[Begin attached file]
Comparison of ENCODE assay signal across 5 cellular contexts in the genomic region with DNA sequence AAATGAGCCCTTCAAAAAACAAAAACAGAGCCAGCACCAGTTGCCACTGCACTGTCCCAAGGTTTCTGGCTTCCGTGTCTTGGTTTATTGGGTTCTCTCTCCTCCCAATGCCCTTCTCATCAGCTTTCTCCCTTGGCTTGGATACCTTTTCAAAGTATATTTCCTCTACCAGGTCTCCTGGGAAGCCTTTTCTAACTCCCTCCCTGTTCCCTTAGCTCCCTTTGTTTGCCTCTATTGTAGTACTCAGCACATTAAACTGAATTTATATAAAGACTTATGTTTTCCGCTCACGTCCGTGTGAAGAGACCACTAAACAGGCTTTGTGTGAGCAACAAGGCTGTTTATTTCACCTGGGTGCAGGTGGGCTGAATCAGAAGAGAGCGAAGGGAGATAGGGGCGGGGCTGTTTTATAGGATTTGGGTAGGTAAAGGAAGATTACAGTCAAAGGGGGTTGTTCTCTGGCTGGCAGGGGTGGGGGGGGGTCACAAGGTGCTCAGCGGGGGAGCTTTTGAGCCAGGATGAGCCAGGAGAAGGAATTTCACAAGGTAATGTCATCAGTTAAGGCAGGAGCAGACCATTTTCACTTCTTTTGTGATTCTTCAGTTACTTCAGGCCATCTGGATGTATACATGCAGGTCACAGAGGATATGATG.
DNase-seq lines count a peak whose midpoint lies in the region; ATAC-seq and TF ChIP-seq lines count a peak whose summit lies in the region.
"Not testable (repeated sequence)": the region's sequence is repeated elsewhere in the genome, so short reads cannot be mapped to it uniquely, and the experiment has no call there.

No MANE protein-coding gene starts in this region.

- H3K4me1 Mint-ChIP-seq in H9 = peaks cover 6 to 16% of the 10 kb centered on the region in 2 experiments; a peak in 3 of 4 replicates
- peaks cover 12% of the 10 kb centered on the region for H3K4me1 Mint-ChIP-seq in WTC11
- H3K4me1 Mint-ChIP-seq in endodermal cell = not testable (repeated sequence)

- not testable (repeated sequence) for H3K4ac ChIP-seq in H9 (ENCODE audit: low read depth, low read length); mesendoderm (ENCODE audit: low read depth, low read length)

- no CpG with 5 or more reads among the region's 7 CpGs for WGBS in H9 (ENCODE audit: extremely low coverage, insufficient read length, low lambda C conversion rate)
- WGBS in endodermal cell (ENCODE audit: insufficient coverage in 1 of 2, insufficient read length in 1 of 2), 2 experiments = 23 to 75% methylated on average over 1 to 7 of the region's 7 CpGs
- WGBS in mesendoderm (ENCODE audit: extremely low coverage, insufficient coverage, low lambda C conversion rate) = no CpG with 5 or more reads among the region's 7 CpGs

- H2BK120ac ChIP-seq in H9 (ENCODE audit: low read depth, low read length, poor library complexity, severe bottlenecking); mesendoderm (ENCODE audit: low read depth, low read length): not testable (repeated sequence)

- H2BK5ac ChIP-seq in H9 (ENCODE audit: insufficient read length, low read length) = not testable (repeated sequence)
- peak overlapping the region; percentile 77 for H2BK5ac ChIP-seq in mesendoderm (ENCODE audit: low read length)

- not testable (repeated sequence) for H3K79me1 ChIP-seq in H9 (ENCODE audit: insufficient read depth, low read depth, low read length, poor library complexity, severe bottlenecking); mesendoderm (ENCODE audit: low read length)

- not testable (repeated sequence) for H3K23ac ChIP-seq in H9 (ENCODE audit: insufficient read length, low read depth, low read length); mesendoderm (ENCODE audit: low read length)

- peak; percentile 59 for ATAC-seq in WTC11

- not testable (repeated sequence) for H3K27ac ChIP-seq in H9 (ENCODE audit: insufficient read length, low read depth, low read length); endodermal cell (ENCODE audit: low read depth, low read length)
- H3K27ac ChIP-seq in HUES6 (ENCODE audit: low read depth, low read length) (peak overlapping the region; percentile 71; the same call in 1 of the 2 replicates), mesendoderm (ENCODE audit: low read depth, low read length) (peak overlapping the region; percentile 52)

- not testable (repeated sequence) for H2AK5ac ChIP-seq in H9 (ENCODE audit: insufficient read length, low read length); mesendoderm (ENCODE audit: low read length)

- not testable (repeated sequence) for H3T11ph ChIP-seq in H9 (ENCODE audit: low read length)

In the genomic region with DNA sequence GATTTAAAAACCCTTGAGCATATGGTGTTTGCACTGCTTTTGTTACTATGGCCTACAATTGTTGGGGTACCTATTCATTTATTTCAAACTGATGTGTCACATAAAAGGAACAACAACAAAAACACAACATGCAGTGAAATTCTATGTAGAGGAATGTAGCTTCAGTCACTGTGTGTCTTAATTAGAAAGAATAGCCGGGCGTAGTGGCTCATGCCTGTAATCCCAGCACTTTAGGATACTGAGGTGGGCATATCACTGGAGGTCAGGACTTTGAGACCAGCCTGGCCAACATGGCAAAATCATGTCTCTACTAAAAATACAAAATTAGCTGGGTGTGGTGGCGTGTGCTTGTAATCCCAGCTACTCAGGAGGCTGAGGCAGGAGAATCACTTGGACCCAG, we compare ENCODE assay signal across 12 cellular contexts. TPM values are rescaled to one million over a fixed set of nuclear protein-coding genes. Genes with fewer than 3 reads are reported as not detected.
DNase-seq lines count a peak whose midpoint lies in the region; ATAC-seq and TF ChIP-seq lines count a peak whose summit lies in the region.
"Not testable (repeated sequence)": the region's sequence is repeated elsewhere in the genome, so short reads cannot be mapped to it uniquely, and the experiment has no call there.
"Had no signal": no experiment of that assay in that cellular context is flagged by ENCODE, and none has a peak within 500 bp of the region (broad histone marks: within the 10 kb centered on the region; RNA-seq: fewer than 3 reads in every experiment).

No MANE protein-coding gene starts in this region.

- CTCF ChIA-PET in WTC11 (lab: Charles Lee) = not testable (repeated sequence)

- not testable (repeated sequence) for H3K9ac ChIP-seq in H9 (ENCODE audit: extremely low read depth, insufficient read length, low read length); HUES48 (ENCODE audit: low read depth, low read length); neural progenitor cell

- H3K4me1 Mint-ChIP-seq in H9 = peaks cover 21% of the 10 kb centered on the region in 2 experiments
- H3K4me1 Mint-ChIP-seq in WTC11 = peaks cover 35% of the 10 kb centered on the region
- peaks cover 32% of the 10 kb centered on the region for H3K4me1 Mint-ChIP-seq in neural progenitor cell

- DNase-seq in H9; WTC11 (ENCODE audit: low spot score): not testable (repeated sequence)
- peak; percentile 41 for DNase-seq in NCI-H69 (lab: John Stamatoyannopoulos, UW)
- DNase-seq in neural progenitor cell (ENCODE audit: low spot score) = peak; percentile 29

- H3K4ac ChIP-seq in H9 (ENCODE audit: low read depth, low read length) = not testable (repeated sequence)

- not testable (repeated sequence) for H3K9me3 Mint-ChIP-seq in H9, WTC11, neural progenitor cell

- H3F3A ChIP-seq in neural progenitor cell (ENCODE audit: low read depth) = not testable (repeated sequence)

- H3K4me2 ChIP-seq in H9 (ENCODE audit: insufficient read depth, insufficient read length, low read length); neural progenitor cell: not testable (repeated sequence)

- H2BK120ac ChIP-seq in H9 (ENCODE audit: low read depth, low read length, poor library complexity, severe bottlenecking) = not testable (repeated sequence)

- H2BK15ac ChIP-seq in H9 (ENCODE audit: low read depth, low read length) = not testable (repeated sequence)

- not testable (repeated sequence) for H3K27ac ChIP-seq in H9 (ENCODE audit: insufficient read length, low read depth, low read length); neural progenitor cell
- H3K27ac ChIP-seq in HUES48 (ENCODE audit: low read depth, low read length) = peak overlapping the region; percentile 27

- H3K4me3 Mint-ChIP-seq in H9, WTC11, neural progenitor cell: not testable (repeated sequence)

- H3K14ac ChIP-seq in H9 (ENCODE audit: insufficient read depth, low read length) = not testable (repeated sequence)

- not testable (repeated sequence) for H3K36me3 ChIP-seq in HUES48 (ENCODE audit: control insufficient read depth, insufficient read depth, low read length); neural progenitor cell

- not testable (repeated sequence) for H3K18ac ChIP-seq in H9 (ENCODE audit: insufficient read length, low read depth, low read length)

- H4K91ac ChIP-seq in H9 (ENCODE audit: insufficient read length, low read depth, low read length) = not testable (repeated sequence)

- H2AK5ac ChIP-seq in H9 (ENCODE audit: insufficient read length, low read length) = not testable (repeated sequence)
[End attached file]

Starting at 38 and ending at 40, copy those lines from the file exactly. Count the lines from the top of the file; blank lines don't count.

- H3K4me2 ChIP-seq in H9 (ENCODE audit: insufficient read depth, insufficient read length, low read length); neural progenitor cell: not testable (repeated sequence)

- H2BK120ac ChIP-seq in H9 (ENCODE audit: low read depth, low read length, poor library complexity, severe bottlenecking) = not testable (repeated sequence)

- H2BK15ac ChIP-seq in H9 (ENCODE audit: low read depth, low read length) = not testable (repeated sequence)